There are four factors you need to consider when it comes to tube bending: the material and machine you have along with the tooling and lubrication available. Here are basics on how to bend tubing and come up with the perfect bend at all times.

Bending basics

Learn the properties of the materials you’re working with, whether it’s a pipe or tube. When it comes to using a bending machine, make sure you’re familiar with the following: the centerline, radius, as well as the wall thickness and even the outside diameter.

Other bending factors you have to consider include the inside bend radius or what’s usually also known as the intrados, the outside bend radius or what’s termed as the extrados. There’s also the centerline radius or neutral line where no compression or stretching happens.

Tubes usually undergo springback after a bend. And this produces a bend with radial growth. The harder the tube and the smaller your centerline radius is, the greater the springback as well as radial growth you get.

Bending types

Ram type bending is the oldest and most affordable way to bend a tube or pipe. It’s not as easy to control though, which can be a downside if you’re working on applications with tight bending tolerances.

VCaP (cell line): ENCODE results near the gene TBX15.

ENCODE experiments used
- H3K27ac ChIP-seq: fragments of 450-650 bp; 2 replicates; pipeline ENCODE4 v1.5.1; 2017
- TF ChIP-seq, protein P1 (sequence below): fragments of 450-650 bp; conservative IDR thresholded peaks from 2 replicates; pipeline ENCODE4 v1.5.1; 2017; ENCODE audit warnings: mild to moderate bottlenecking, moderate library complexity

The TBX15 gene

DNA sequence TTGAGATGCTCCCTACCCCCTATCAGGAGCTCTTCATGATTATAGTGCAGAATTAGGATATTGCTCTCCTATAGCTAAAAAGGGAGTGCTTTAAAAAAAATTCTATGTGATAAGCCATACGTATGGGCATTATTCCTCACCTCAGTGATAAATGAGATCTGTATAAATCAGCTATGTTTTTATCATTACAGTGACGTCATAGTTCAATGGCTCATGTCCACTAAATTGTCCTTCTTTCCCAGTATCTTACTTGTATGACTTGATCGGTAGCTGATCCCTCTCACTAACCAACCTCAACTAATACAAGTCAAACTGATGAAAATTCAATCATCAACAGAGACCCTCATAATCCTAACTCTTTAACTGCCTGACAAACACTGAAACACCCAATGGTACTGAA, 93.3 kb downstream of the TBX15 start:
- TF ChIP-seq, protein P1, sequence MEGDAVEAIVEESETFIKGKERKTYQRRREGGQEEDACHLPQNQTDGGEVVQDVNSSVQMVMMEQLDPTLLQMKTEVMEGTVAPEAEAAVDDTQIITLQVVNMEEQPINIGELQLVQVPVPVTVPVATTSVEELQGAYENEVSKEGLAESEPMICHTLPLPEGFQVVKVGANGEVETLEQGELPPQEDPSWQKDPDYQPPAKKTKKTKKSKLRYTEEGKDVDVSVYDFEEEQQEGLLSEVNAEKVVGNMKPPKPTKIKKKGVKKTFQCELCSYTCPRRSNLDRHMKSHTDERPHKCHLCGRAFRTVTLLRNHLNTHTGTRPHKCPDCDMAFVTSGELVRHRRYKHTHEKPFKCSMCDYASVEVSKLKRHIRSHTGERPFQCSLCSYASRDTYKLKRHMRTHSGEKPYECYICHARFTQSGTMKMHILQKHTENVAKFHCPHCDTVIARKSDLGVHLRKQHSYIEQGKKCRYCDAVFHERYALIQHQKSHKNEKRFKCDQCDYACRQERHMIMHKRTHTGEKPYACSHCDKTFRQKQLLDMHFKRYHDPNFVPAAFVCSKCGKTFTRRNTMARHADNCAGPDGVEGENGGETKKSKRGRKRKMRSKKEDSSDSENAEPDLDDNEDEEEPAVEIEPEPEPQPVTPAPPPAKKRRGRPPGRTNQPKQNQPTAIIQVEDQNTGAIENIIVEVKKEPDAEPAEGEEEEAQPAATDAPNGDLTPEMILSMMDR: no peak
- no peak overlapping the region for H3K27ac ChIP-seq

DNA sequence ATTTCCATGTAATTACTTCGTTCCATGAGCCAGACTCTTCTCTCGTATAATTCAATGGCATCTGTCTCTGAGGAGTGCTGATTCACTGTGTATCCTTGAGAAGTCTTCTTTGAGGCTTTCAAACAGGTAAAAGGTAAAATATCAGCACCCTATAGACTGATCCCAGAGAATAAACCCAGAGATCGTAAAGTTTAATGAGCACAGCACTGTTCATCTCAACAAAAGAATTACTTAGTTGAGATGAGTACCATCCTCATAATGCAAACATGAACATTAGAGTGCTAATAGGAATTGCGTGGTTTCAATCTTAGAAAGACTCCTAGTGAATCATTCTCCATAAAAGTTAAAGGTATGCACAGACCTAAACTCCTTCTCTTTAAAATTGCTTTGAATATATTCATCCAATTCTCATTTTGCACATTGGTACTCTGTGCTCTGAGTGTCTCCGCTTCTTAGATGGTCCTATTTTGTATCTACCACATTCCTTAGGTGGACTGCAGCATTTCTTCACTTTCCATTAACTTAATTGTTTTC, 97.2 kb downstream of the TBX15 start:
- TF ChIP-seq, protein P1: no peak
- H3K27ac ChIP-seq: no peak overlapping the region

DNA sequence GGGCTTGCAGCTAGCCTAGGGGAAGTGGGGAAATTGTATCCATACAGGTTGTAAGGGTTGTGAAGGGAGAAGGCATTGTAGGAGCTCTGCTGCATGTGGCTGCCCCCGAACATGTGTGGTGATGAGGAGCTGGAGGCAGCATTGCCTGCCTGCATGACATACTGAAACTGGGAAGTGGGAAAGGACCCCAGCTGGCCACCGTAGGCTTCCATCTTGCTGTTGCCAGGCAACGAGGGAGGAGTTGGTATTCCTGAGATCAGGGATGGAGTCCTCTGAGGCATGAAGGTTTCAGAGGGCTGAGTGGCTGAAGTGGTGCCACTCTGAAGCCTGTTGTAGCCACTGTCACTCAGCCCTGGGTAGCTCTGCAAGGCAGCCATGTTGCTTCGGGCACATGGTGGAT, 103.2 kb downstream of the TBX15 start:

In construction applications, it’s common to use roll bending with a two-roll, pinch style roll bender. And if you’re working on symmetrical workpieces that use identical bends on either side, then compression bending is a common choice, says the Fabricator. And for work that requires the utmost precision, rotary draw setup is the perfect way to achieve the bend.

Good Tooling

When it comes to tooling, you need to factor in radial growth of the material as well. Too much of it means you’ll have to make certain adjustments or use a bend die, one with a smaller radius. Also consider good welds since an inconsistent weld bad could compromise operations. Also, certain types of tubes need a series of balls that flex on the end of your mandrel in order to support the tube ID in the bend itself. Be careful that they don’t break inside the tube during bending.


Synthetic and nonpetroleum-based lubricants often used. Often in paste or gel from, you can dilute this to any consistency for whatever application you have in mind. Just remember that for heavy duty bending, more lubrication is better.

These are just a few tips to help you out. With the right tools, lubrication, material and machine, it’ll be easy to achieve the perfect bend you want.